My aunt, who is in her seventies now, did a long career in Helsinki University. Besides teaching Family and Consumer Sciences, she wrote and co-authored twenty cookbooks.
As a kid, I admired her unconditionally! Not because of her academic achievements, but because she came with open arms and connected with a shy girl like me. My brother was her Godson; I envied him for that! Although I’ve since learnt that my brother’s merits are due to his own good nature, I still dote on my aunt.
When Pure Vegetarian came out, I handed her a copy, “Look aunty what I did,” feeling like a kindergartener who gives an object made of empty paper rolls to a renowned sculptor! I was nervous knowing she would examine it as a professional.
She called me five days later to offer feedback. By browsing through the recipes she had noted that she isn’t the target reader because her dietary habits are settled – she wouldn’t use Indian ingredients or learn new cooking methods, like tempering spices. Nonetheless, she appreciated the clarity of the recipes and found the instructions articulate. She enjoyed exploring details about hing, tej patta, bitter melon and other items that are foreign to her, listed in the end of the book.
When I dedicated to bhakti-yoga in my late teens, many of my relatives were embarrassed and cut contact with me, but my aunt remained broadminded. Therefore, she wasn’t surprised that I approach cooking as meditation in the book. She nailed my purpose of writing Pure Vegetarian by saying that even before she read the non-recipe content she saw that the photographs respect the elements and ingredients I work with. She found the images delicate, telling a story about commitment to spirituality, and concluded, “I will be proud to show your book to all of my colleagues.”
I admit, I read the book again after hanging up the telephone. Are authors allowed to do that? Is it a shameful confession? My aunt claimed she never opened any of her books after publishing them. I’ve rendered aloud mine at least 20 times!
Pure Vegetarian is imperfect – or, impure – in many ways, like I am. Trust me, I’ve beaten myself for every sentence I could’ve written more genuinely, every recipe I could’ve tested again, and every picture I could’ve put more effort into. However, the book inspires me. It reminds me, and hopefully everyone who reads it, of different ways to associate with and around food. Isn’t it true that you and I are ultimately looking for the sustenance of the soul that comes from connecting to the divine nature – our source, and the source of bread and butter – through consciousness? Nutrition, as metabolic and physiological support, doesn’t satisfy the hunger for fulfilment; matter alone will always be inadequate for us, spiritual beings.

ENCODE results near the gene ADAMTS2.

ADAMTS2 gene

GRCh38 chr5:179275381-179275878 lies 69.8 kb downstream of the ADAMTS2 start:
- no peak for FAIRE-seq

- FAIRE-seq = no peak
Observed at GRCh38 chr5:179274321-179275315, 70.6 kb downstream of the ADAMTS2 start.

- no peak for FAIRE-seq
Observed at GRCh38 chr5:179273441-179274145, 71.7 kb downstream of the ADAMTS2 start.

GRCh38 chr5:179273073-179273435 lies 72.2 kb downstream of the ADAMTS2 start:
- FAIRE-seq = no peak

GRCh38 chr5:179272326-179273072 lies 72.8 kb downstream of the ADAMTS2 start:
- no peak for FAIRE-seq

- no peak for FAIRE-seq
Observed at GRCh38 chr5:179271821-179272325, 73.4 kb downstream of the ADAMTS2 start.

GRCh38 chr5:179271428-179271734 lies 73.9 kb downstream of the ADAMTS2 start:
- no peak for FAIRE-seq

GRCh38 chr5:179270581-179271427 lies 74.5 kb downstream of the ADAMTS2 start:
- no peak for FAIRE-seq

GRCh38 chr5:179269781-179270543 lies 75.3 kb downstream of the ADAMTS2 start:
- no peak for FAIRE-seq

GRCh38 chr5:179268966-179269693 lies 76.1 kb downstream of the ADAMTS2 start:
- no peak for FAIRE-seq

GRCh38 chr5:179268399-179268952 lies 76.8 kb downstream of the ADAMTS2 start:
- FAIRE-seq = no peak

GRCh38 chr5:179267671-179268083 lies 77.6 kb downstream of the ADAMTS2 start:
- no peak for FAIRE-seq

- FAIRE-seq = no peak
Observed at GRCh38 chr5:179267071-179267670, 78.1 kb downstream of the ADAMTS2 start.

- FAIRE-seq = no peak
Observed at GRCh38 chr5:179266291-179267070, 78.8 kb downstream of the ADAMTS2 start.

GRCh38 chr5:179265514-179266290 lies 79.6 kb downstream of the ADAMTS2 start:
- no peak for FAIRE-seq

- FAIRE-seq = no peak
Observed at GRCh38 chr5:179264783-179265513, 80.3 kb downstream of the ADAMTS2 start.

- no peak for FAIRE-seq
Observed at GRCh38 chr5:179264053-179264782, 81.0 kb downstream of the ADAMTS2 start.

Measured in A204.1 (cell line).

Think of Pure Vegetarian as a rest stop on the path of elevation all humans travel from inside out – instead of outside in – searching for lasting happiness and love. Press your breaks and sit down with me! Let’s dive into the essence of food and the potential of cooking, while I’ll serve you rice, dal, vegetables, salads, savories, sauces, sweets and beverages.
Tell me who has encouraged you recently in your life under this post to enter Pure Vegetarian giveaway (or write anything else). I’ll randomly draw a name from a hat on November 15, announce it on the blog, and ship a copy of Pure Vegetarian to the winner – hopefully you – anywhere in the world! Meanwhile, enjoy the peach pie; the recipe is from the book.
63 ml (1/4 Cup) wholegrain spelt flour
250 ml (1 Cup) all purpose spelt flour
1 Tbsp sugar
½ tsp sea salt
120 g (1/4 lb) cold unsalted butter
63 ml (1/4 Cup) ice cold water or as needed
1 ½ kg (3 1/2 lb) peaches
3 liters (12 Cups) boiling water for scalding
2 Tbsp lemon juice
188 ml (¾ Cup) sugar
¼ tsp cinnamon powder
A pinch of nutmeg powder
A pinch of salt
3 Tbsp corn starch
Milk, yogurt, cream or water for brushing
Sugar for sprinkling on the top
Make the dough by mixing the flours, sugar and salt in a bowl. Cut the butter into small cubes and fork it into the flour until it resembles a coarse crumble with visible (pea-size) pearls of butter. Add the water gradually while pulling the dough into a rough ball with a spatula. Adjust the amount of water, depending on the quality of flour.
Divide the dough into two parts and wrap a plastic film around each one. Flatten them slightly and place in the refrigerator to rest for at least 20 minutes.
Meanwhile, wash the peaches. Cut a shallow cross on the top of them. Plunge them in a pot of boiling water for a minute. Drain and rinse them with cold water. Slip the skins off with the help of a paring knife. Pit and slice them. Set aside.
Preheat the oven at 200 C (392 F).
Take one portion of the dough. Roll it into a thin round between two baking sheets sprinkled with flour. It should cover the bottom and sides of a 25 to 28 cm (10” – 12”) pie form. Remove the top sheet and transfer the crust into the form by flipping it over with the help of the bottom sheet. Remove the second paper, too. Trim the edges. Put it back to the refrigerator.
Unwrap the other portion of dough and roll it, similarly, into a thin disk. Use a cookie cutter to cut small hearts out of it. Alternatively, you may use it as such (pierced with a knife), or make a lattice top for the pie.
Combine the peaches, lemon juice, sugar, spices, salt and corn starch. Take out the pie form and pour the filling in it. Cover with the hearts and brush with milk or water. Sprinkle it with sugar and bake on the bottom third of the oven for about 50 minutes. If the edges are becoming too dark, cover them with a piece of foil, wet baking sheet.
Serve hot or cold. The filling settles as it cools down.